Trike is the simplest buggy design I could think of whilst still keeping the performance
reasonable and keeping it “buildable” by competent DIY ers and home-builders using non-specialised
tools and materials. It has a mainly timber “glued and screwed” construction, a rear double
reduction drive gearbox, 10” pneumatic wheels and a front disc brake. Several key strength components are made of
steel and throughout use is made of standard
stock engineering components such as
bearings, bright steel bar,
etc. The trike's laden center
of gravity is a bit forward of the rear wheels which
gives a balance between weight over the rear wheels for
traction and download at the front for steering and
braking. Its main structure is rigidly fixed to the
drive unit so does not need to be “balanced” like the
tilting trike or scooter – it's easier to ride.
The pictures show the single
motor design but a double motor version could also be
built both of which use 250W electric scooter
motors which are commonly available in both the UK and US. Obviously the single motor trike is the simpler of the two
and has fewer parts but the simplicity and lower cost has the obvious consequence of lower power output (250W). There is also a traction related drawback - to keep the high levels of manoeuvrability offered by the single front steering wheel we found it was best with the single motor drive to drive only one of the rear wheels
and leave the other free-wheeling; the alternative was to drive both rear wheels through a fixed rear axle – an arrangement we experimented with but found, because there is no differential action, that the steering effectiveness was badly compromised. We found that the traction from one driven wheel is easily sufficient to drive the trike on reasonably good drives surfaces – see the movie clips below.
These steering problems are resolved with the double motor driven option - each of
driven by its own
motor, each develops
and the speed/torque characteristics of the motors ensures effective differential action when they are wired in parallel to the same
controller. A further key advantage of the double motor drive is the higher power output (500W). In some vehicles this could be exploited though a higher speed transmission to the wheels but with this
vehicle it's probably better to use the power to increase the available wheel drive torque and allow the trike to be used on poorer surfaces found in many gardens – hard gravel paths, mown grass lawns etc. Trike2 is slightly wider over the rear wheels than Trike1.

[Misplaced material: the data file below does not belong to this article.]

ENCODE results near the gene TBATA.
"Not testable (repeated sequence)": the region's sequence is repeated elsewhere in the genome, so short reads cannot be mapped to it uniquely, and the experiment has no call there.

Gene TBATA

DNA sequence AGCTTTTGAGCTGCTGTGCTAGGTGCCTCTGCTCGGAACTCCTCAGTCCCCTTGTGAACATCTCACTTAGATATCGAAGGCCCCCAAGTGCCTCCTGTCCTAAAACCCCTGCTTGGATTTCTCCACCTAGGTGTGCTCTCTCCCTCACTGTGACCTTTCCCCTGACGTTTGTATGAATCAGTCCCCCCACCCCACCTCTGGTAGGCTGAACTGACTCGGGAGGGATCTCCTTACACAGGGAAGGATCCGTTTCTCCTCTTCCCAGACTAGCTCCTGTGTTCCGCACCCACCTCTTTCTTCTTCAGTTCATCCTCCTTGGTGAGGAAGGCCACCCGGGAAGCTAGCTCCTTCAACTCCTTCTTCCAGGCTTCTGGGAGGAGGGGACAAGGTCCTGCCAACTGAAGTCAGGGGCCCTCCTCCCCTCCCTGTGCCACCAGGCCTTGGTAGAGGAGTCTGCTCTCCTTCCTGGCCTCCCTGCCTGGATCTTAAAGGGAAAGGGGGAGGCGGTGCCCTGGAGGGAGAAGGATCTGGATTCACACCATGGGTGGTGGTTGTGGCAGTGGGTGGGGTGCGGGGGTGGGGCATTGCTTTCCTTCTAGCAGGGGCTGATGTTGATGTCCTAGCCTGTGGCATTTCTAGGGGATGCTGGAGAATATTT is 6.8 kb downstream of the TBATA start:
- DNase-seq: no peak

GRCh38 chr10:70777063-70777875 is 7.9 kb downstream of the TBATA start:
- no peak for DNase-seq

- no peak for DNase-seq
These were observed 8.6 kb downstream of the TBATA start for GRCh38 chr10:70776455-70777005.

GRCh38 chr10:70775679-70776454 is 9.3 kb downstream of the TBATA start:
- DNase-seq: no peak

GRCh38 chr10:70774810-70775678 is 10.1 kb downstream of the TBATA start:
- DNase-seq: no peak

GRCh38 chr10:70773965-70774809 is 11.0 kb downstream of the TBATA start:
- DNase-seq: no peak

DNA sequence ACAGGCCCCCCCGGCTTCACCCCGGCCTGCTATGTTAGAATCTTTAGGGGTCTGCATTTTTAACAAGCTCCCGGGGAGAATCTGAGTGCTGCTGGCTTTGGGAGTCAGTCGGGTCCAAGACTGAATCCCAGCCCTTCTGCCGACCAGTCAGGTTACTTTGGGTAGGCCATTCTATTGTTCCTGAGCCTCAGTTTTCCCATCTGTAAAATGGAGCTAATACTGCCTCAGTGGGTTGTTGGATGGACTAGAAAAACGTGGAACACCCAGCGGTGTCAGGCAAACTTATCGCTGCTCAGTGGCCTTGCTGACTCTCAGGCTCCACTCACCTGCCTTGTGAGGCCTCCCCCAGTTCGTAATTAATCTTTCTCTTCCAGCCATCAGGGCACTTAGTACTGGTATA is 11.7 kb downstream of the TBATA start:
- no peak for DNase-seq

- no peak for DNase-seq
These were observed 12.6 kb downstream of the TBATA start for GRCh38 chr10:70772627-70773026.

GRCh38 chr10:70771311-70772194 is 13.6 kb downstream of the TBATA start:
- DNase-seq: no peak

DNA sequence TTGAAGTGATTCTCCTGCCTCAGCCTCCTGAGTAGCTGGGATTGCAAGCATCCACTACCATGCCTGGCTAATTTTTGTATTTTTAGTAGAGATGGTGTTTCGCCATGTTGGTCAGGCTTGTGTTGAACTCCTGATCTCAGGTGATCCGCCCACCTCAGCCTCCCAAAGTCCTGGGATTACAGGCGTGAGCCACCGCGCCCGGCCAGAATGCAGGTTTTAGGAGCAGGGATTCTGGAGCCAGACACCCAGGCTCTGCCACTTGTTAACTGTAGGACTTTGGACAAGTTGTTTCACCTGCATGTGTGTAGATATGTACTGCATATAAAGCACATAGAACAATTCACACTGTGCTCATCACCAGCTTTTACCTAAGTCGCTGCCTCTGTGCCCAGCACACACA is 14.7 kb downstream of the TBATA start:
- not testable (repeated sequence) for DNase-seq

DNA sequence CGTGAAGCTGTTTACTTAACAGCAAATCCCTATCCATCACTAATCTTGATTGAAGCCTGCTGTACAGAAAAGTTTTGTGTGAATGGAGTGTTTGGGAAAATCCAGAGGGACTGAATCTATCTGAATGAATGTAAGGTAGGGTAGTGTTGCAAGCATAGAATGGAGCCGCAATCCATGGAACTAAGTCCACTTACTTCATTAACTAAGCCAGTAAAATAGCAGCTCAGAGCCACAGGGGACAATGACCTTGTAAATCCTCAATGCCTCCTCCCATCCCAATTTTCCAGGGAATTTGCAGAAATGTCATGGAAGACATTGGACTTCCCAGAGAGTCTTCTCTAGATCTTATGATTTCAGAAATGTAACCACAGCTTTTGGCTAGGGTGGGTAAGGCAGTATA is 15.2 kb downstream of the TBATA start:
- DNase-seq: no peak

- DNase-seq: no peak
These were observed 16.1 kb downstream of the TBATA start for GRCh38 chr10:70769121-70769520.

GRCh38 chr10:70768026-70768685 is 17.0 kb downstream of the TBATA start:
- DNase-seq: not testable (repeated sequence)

These characteristics and the 10” wheels and relatively low ground clearance (about 3.5”) mean the trike isn't really an off-roader and is best suited for good (hard and flat) drive surfaces. The double motor drive though extends the capability to hard gravel and cut grass lawns and modest hill climbing.
gearbox is a key part of the design and is described in more detail
here. The boxes are home-built too and are efficient, reversible, back-driveable and allow the builder choice in the overall reduction ratio and hence output speed – watch this though, using too high an output speed simply results in over torqued, over heated motors which won't last. We have found that gearing to produce a top speed of about 7 to 8 mph is probably the maximum for use on good drive surfaces and less than this for poorer higher drag surfaces. Clearly the higher power version does better with the heavier riders and poorer surfaces. An interesting exercise is to check the specs for 250W and 500W electric scooters you can buy – see how they compare.
The electrical system is standard for small electric vehicles ie motor(s), motor controller,
batteries and speed/reverse/ignition
controls. The choice of controller is largely the builder's but t
he controller used on our single motor trike is the 24V 40 Amp
controller from 4QD which has worked well – the 75Amp
version is needed for the double motor drive. Room for
two 12 V 38AmpH deep cycle batteries wired in series is
built-in to the structure and these give a
running time between charges of about 2 hours for the single motor drive. For similar driving conditions the range for the double motor version will be a bit less – though not half, the power consumed depends mainly on vehicle duty and weight not number of motors. Running time reduces with use on harder driving surfaces.
All in all - quite a cool little run-about.